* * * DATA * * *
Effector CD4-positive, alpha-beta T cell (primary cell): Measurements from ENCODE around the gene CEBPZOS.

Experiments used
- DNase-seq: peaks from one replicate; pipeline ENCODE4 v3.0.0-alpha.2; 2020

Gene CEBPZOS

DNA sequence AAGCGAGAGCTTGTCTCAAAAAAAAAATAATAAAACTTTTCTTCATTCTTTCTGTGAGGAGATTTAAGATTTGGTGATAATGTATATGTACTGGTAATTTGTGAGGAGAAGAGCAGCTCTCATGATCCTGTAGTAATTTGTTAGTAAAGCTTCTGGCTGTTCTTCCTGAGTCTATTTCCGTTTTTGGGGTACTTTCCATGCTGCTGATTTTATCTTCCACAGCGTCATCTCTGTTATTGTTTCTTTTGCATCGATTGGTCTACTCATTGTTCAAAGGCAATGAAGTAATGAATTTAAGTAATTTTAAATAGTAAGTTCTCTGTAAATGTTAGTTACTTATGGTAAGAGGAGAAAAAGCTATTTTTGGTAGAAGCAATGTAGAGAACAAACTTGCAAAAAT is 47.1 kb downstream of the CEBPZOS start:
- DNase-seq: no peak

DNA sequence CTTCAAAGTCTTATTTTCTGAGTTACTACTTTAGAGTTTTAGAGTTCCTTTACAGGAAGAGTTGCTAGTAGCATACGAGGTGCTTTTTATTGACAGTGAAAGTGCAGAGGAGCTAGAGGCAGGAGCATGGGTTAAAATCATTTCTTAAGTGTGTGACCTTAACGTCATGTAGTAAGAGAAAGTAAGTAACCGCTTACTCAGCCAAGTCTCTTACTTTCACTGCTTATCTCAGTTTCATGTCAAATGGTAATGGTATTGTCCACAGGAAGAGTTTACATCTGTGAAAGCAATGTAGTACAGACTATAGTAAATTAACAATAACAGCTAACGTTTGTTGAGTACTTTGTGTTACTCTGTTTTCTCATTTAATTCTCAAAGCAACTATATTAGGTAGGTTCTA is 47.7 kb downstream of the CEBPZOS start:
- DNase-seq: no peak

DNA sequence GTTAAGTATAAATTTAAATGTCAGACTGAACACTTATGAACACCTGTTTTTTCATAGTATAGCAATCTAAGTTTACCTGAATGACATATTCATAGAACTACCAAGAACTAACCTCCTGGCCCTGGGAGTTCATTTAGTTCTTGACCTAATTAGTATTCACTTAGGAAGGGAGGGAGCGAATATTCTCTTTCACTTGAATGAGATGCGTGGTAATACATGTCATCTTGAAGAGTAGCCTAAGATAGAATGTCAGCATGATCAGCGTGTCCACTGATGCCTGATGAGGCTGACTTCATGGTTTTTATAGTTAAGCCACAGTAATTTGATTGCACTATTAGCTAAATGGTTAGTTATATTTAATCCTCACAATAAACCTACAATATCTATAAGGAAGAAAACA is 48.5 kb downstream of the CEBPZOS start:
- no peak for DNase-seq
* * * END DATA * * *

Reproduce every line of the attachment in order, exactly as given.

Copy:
Effector CD4-positive, alpha-beta T cell (primary cell): Measurements from ENCODE around the gene CEBPZOS.

Experiments used
- DNase-seq: peaks from one replicate; pipeline ENCODE4 v3.0.0-alpha.2; 2020

Gene CEBPZOS

DNA sequence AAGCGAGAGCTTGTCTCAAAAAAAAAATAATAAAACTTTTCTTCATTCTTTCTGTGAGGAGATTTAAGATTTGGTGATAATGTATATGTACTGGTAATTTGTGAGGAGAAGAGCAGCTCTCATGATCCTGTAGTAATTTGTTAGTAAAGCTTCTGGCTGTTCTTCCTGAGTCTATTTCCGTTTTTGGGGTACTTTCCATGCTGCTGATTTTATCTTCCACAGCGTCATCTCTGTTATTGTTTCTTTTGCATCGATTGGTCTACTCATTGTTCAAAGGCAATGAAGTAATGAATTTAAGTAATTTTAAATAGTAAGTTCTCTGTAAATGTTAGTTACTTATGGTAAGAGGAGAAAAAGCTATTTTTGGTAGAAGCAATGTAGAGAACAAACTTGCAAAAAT is 47.1 kb downstream of the CEBPZOS start:
- DNase-seq: no peak

DNA sequence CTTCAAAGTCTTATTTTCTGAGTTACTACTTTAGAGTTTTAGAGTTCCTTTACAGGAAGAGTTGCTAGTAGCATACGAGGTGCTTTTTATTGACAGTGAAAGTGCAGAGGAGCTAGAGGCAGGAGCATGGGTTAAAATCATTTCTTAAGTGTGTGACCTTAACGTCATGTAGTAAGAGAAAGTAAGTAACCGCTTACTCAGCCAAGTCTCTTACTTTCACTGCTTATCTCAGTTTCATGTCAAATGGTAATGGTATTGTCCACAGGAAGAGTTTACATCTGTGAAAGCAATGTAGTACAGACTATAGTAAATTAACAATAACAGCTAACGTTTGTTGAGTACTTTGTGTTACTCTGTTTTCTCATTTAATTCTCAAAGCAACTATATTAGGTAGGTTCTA is 47.7 kb downstream of the CEBPZOS start:
- DNase-seq: no peak

DNA sequence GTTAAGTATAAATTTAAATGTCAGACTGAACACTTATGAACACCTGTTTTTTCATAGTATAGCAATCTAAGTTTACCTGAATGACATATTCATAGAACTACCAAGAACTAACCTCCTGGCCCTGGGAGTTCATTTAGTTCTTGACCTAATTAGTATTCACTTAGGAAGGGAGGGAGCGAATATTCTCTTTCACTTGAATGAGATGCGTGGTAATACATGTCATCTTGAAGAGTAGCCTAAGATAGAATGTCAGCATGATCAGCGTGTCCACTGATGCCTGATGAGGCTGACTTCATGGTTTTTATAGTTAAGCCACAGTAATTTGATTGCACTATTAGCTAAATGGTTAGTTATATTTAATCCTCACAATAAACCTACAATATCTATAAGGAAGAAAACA is 48.5 kb downstream of the CEBPZOS start:
- no peak for DNase-seq